14"Then what can we do for her?" Elisha asked Gehazi.
Gehazi replied, "I do know that her husband is old, and that she doesn't have a son."
15"Ask her to come here again," Elisha told his servant. He called for her, and she came and stood in the doorway of Elisha's room.
16Elisha said to her, "Next year at this time, you'll be holding your own baby son in your arms."
"You're a man of God," the woman replied. "Please don't lie to me."
17But a few months later, the woman got pregnant. She gave birth to a son, just as Elisha had promised.
- 2 Kings 3:1 Joram: See the note at 1.17.
- 2 Kings 3:1 Joram. . . Judah: See 1.17 and 8.16 and the notes there.
- 2 Kings 3:3 the sinful things. . . to do: When Jeroboam became king of Israel, he made two gold statues of calves and put them in the towns of Bethel and Dan, so the people of Israel could worship them (see 1 Kings 12.26-30).
- 2 Kings 3:13 the prophets. . . worshiped: These were prophets of the Canaanite god Baal and the goddess Asherah (see 1 Kings 16.30-33; 18.19).
- 2 Kings 3:16 that. . . water: Or "to dig holes everywhere in this riverbed."
- 2 Kings 3:24 chased. . . attack: One possible meaning for the difficult Hebrew text.
- 2 Kings 3:27 The Israelite. . . that: One possible meaning for the difficult Hebrew text.
- 2 Kings 4:8 Shunem: A town in Israel, about twenty-five miles north of Samaria.
- 2 Kings 4:12 request the king. . . do: Elisha may have meant that he could ask these leaders to lower her taxes.
Acts 14:8-28 (Contemporary English Version)
Paul and Barnabas in Lystra8In Lystra there was a man who had been born with crippled feet and had never been able to walk. 9The man was listening to Paul speak, when Paul saw that he had faith in Jesus and could be healed. So he looked straight at the man 10and shouted, "Stand up!" The man jumped up and started walking around. 11When the crowd saw what Paul had done, they yelled out in the language of Lycaonia, "The gods have turned into humans and have come down to us!" 12The people then gave Barnabas the name Zeus, and they gave Paul the name Hermes, [a] because he did the talking. 13The temple of Zeus was near the entrance to the city. Its priest and the crowds wanted to offer a sacrifice to Barnabas and Paul. So the priest brought some bulls and flowers to the city gates. 14When the two apostles found out about this, they tore their clothes in horror and ran to the crowd, shouting:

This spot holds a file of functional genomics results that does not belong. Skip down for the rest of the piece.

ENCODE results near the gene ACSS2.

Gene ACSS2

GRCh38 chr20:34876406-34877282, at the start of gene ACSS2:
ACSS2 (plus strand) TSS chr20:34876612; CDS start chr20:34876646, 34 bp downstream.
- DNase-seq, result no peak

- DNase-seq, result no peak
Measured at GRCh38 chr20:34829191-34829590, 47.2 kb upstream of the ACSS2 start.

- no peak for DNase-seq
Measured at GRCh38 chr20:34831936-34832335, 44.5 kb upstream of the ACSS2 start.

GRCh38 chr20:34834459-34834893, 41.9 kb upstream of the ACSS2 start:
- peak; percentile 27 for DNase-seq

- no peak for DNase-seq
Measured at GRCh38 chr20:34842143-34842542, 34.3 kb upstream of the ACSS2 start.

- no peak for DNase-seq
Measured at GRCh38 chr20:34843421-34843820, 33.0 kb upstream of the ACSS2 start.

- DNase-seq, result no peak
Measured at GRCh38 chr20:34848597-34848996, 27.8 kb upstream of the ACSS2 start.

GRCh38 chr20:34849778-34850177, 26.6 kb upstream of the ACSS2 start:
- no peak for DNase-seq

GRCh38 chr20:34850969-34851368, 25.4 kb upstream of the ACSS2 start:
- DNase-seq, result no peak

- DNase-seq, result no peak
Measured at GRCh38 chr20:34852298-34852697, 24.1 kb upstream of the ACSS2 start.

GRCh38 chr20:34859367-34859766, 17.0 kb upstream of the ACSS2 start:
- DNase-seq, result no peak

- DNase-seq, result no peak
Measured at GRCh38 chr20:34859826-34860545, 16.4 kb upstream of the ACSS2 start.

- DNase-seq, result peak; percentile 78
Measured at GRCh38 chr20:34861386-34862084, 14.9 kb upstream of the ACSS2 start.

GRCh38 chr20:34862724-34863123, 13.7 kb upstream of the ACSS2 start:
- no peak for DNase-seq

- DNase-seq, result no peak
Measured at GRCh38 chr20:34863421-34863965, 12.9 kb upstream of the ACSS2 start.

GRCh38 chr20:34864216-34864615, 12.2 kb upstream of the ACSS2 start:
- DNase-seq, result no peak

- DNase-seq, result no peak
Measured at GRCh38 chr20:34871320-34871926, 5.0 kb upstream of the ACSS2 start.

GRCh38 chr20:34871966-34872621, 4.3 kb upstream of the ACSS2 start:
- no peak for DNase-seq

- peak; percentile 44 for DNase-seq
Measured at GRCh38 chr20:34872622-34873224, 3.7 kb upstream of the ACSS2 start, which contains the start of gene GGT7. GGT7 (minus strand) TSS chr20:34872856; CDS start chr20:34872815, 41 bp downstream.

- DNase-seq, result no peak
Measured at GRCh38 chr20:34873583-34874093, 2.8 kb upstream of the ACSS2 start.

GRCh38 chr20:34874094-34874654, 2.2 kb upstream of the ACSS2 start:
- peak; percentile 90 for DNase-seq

15Why are you doing this? We are humans just like you. Please give up all this foolishness. Turn to the living God, who made the sky, the earth, the sea, and everything in them. 16In times past, God let each nation go its own way. 17But he showed that he was there by the good things he did. God sends rain from heaven and makes your crops grow. He gives food to you and makes your hearts glad.
18Even after Paul and Barnabas had said all this, they could hardly keep the people from offering a sacrifice to them.
19Some Jewish leaders from Antioch and Iconium came and turned the crowds against Paul. They hit him with stones and dragged him out of the city, thinking he was dead. 20But when the Lord's followers gathered around Paul, he stood up and went back into the city. The next day he and Barnabas went to Derbe.